H Palacio, MD, U Shah, MD, C Kilborn, MPH, D Martinez, MPH, V Page, MPH, Harris County Public Health and Environmental Svcs; T Gavagan, MD, K Mattox, MD, H DuPont, MD, MK Estes, PhD, R Feigin, MD, RL Atmar, MD, FH Neill, J Versalovic, MD, PhD, C Stager, PhD, D Musher, MD, Texas Children’s Hospital, Baylor College of Medicine, and Harris County Hospital District, Houston, Texas. RI Glass, MD, PhD, Div of Viral and Rickettsial Disease, National Center for Infectious Diseases; M Faul, PhD, Div of Injury and Disability Outcomes and Programs, National Center for Injury Prevention and Control; M Davies, MD, North Carolina Dept of Health and Human Svcs; M Cortese, MD, Div of Epidemiology and Surveillance, National Immunization Program; E Lau, MD, EIS Officer, CDC.
The epidemiologic and laboratory findings in this report suggest that an outbreak of norovirus gastroenteritis might have affected approximately 1,000 evacuees and relief workers in three facilities at Reliant Park and in other Houston facilities that housed evacuees, including a convention center, smaller shelters, and hotels. The rapidly changing population of evacuees treated at the medical clinic complicated efforts to monitor the magnitude of the outbreak or the extent of disease among evacuees in Reliant Park. Nonetheless, on some days, nearly 21% of adults and 40% of children visiting the Reliant clinic had acute gastroenteritis, confirming the importance of this problem.
Conditions that might have facilitated virus transmission included crowding, insufficient sanitation in lavatories, lack of an adequate number of hand-washing facilities, and delays in cleaning and decontaminating soiled areas and bedding. In addition, initial isolation procedures were difficult to maintain over time because family members already traumatized by displacement, grief, and personal loss were separated from each other because of illness.
Noroviruses are the most common cause of outbreaks of acute gastroenteritis in the United States. Outbreaks not associated with contaminated food or water but spread through person-to-person contact or from fomites tend to occur in crowded settings, such as cruise ships, camps, shelters, and hospital wards.1- 4 Persons infected with norovirus have an acute onset of vomiting and/or nonbloody diarrhea lasting 12-60 hours, with an incubation period of 24-48 hours.5 Certain persons do not become ill when infected, which might be associated with a genetic predisposition to infection conferred by blood group antigens.6 Once an outbreak begins, norovirus is highly contagious and easily transmitted via multiple routes because of its low infectious dose (i.e., <100 viral particles), its ability to persist in the environment, and its resistance to inactivation by multiple cleaning agents.5,7 Furthermore, diagnosis of norovirus through laboratory testing is not widely available, making confirmation of norovirus as the etiologic agent in these types of outbreaks difficult.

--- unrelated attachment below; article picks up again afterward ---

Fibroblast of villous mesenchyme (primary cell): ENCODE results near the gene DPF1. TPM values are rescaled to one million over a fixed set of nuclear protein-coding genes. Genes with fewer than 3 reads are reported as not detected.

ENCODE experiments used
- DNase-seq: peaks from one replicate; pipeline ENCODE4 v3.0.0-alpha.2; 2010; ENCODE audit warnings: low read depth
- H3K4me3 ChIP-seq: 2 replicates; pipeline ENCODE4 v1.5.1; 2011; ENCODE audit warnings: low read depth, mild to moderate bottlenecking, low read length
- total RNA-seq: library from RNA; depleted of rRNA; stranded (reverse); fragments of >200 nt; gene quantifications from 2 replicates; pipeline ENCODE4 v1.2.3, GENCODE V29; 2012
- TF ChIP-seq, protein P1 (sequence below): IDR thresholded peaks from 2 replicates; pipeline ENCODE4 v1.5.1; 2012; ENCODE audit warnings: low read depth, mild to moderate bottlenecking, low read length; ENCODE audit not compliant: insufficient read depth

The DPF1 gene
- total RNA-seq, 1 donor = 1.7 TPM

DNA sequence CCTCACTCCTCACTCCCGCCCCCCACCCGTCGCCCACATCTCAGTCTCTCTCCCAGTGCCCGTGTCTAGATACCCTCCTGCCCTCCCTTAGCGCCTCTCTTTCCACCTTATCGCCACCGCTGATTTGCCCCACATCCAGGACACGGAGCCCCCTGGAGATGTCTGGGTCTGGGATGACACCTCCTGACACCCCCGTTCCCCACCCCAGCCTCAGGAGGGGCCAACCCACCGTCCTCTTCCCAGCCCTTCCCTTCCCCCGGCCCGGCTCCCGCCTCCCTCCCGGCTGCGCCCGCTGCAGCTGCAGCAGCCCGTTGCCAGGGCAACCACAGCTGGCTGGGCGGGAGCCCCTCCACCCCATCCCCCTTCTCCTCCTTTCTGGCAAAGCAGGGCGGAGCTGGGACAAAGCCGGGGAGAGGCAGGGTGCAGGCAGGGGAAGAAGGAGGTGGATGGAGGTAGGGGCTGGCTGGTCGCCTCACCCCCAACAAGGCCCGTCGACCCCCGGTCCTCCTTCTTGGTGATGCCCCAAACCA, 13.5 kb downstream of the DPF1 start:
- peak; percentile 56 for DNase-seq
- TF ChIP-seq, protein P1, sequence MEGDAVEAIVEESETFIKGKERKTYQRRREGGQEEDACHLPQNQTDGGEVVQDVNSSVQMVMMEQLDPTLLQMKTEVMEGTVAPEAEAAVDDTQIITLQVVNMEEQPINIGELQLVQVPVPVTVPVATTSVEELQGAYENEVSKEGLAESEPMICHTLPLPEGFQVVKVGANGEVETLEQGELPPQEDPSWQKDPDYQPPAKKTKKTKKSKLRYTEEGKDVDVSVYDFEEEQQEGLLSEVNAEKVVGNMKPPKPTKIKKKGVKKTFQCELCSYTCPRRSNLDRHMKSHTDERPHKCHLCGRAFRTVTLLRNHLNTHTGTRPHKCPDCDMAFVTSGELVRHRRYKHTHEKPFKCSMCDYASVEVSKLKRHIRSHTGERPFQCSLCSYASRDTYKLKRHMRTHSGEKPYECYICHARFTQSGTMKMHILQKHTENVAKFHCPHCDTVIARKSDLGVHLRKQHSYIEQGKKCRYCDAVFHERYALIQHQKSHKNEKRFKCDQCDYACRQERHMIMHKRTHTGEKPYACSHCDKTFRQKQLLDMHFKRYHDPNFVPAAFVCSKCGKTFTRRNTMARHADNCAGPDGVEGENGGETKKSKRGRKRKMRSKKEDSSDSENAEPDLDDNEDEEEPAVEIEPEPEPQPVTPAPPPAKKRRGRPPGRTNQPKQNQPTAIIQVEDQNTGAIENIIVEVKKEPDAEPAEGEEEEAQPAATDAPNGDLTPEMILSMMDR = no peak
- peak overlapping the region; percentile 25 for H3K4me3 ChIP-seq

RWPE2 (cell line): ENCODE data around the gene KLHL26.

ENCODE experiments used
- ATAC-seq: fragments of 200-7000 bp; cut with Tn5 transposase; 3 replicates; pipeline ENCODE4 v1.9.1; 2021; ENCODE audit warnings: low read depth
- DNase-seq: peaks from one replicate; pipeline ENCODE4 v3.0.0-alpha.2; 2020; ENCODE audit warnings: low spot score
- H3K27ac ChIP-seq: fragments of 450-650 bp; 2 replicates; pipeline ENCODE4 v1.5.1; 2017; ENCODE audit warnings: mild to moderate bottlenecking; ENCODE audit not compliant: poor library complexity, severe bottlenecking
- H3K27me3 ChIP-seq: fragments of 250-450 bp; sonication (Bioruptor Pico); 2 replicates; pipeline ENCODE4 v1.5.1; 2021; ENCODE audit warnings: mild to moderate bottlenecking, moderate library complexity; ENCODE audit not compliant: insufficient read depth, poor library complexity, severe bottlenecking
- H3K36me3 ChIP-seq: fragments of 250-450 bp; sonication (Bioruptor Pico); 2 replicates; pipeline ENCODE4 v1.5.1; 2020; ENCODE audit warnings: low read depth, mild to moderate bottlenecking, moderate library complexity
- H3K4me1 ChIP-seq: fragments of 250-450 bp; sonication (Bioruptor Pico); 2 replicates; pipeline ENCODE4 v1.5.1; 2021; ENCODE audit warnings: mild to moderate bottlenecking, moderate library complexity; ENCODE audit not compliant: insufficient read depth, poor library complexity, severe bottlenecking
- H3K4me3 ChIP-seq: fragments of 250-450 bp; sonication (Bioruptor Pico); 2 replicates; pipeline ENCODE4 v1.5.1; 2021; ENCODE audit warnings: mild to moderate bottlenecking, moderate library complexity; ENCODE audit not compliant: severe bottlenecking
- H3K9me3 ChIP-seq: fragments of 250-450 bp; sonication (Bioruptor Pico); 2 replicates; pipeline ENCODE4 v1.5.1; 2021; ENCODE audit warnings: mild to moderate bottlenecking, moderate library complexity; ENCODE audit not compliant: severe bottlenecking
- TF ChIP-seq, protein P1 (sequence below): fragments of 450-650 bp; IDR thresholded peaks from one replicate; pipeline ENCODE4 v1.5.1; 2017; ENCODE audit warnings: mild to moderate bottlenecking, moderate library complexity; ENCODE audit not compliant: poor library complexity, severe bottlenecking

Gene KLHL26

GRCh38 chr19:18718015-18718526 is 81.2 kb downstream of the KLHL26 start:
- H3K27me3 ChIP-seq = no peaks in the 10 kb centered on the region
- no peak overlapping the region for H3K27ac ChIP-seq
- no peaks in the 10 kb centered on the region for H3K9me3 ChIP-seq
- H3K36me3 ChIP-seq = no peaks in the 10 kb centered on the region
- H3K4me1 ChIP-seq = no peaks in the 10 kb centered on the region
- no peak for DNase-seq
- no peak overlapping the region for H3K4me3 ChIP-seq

Although the challenges to preventing and managing norovirus outbreaks in a disaster relief situation are considerable, certain lessons have been learned from this and other norovirus outbreaks. Early surveillance and identification of outbreaks of acute gastroenteritis with rapid detection of the causative agent are essential to implement timely, focused, and effective interventions. In particular, vigilance to hand-washing techniques; accessibility to soap and water within medical facilities, eating and food-preparation areas, lavatories, and showers; and containment and disinfection of soiled areas and bedding can all help decrease the spread of norovirus. These needs warrant special attention in planning and managing a disaster relief facility.8,9 When feasible, isolation of patients who are actively vomiting or continue to have diarrhea can be instituted, but care should be taken not to further distress traumatized evacuees.
Norovirus should be suspected when outbreaks of acute gastroenteritis occur in a crowded setting, on the basis of its epidemiologic features (i.e., rapid spread and secondary transmission) and clinical presentation (e.g., high prevalence of vomiting). Persons with norovirus gastroenteritis should be treated promptly with rehydration, and measures to prevent secondary transmission (e.g., promoting proper hand-washing techniques and cleaning and disinfecting soiled surfaces) should be taken immediately; however, these measures give no absolute assurance against further spread of norovirus.5,10 The outbreak described in this report was identified early and managed aggressively. However, rapid, sensitive laboratory assays are still needed to detect norovirus and to provide a better understanding of the most effective intervention strategies in crowded evacuee environments.
Norovirus Outbreak Among Evacuees From Hurricane Katrina—Houston, Texas, September 2005. JAMA. 2005;294(22):2834–2837. doi:10.1001/jama.294.22.2834